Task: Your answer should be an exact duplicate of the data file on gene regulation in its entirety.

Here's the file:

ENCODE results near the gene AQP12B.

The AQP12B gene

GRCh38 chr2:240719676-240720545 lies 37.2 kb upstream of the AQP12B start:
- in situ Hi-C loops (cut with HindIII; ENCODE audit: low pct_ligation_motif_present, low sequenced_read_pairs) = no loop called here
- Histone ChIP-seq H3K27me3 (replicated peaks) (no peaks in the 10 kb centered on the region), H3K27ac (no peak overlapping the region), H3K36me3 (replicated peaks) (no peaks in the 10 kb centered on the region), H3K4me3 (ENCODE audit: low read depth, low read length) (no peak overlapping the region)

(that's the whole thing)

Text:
ENCODE results near the gene AQP12B.

The AQP12B gene

GRCh38 chr2:240719676-240720545 lies 37.2 kb upstream of the AQP12B start:
- in situ Hi-C loops (cut with HindIII; ENCODE audit: low pct_ligation_motif_present, low sequenced_read_pairs) = no loop called here
- Histone ChIP-seq H3K27me3 (replicated peaks) (no peaks in the 10 kb centered on the region), H3K27ac (no peak overlapping the region), H3K36me3 (replicated peaks) (no peaks in the 10 kb centered on the region), H3K4me3 (ENCODE audit: low read depth, low read length) (no peak overlapping the region)